# Analytica Chimica Acta (v.490, #1-2)

NMR-based metabonomic toxicity classification: hierarchical cluster analysis and k-nearest-neighbour approaches by Olaf Beckonert; Mary E. Bollard; Timothy M.D Ebbels; Hector C Keun; Henrik Antti; Elaine Holmes; John C Lindon; Jeremy K Nicholson

*(3-15)*. The COnsortium for MEtabonomic Toxicology (COMET) project is constructing databases and metabolic models of drug toxicity using ca. 100,000

^{1}H NMR spectra of biofluids from animals treated with model toxins. Mathematical models characterising the effects of toxins on endogenous metabolite profiles will enable rapid toxicological screening of potential drug candidates and discovery of novel mechanisms and biomarkers of specific types of toxicity.The metabolic effects and toxicity of 19 model compounds administered to rats in separate studies at toxic (high) and sub-toxic (low) doses were investigated. Urine samples were collected from control and dosed rats at 10 time points over 8 days and were subsequently analysed by 600 MHz^{1}H NMR spectroscopy. In order to classify toxicity and to reveal similarities in the response of animals to different toxins, principal component analysis (PCA), hierarchical cluster analysis (HCA) and k-nearest-neighbour (kNN) classification were applied to the data from the high-dose studies to reveal dose and time-related effects. Both PCA and HCA provided valuable overviews of the data, highlighting characteristic metabolic perturbations in the urine spectra between the four groups:*controls*(C),*liver*(L)*toxins*,*kidney*(K)*toxins*and*other*(O)*treatments*, and revealed further differences between subgroups of liver toxins. kNN analysis of the multivariate data using both leave-one-out (LOO) cross-validation and training and test-set (50:50) classification successfully predicted all the different toxin classes. The four treatment groups (*control*,*liver*,*kidney*and*other)*were predicted with 86, 85, 91 and 88% success rate (training/test). In a study-by-study comparison, 81% of the samples were predicted into the correct toxin study (training/test). This work illustrates the high power and reliability of metabonomic data analysis using^{1}H NMR spectroscopy together with chemometric techniques for the exploration and prediction of toxic effects in the rat.**Keywords:**Principal component analysis; Partial-least-squares discriminant analysis; Hierarchical cluster analysis; k-Nearest-neighbour; Metabonomics; NMR; Toxicity prediction; Biofluid; Urine;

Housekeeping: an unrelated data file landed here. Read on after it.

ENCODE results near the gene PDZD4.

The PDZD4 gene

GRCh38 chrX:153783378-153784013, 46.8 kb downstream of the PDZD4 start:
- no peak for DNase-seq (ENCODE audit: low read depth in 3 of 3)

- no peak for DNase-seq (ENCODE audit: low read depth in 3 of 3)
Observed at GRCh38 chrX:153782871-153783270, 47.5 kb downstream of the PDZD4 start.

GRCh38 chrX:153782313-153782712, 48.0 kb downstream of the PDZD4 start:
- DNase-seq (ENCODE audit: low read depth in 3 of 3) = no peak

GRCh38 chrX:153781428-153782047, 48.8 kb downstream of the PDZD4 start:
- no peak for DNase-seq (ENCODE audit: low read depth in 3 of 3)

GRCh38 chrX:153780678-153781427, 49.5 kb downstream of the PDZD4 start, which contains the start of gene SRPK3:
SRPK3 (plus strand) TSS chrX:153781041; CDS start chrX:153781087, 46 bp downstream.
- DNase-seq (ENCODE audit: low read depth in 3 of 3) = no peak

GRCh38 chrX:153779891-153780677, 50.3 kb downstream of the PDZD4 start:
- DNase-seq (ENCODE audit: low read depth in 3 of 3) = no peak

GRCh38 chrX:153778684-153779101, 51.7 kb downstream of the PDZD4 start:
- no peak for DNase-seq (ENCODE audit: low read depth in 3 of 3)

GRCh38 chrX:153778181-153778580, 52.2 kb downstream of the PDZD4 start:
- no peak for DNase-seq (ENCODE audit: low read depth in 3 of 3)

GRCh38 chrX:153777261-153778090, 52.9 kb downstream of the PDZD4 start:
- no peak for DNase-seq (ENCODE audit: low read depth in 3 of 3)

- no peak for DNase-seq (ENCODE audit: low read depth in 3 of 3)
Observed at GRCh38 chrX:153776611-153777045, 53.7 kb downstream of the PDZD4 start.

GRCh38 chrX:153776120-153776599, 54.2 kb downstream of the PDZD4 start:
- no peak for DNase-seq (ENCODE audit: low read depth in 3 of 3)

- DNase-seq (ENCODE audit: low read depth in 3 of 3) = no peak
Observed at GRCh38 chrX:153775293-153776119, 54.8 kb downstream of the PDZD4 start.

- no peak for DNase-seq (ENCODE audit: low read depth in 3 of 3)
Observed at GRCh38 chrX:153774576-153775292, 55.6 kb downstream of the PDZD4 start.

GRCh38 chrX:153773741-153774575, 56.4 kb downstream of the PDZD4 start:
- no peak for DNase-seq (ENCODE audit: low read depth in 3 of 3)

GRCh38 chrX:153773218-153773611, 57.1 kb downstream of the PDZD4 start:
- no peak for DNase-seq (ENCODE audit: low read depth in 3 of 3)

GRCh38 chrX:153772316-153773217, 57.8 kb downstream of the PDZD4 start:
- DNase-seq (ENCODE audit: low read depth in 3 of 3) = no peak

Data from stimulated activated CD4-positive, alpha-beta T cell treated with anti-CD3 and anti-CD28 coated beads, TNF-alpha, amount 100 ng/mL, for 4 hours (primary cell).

Evaluation of synthetic liquid chromatography—diode array detection—mass spectrometry data for the determination of enzyme kinetics by Ernst Bezemer; Sarah Rutan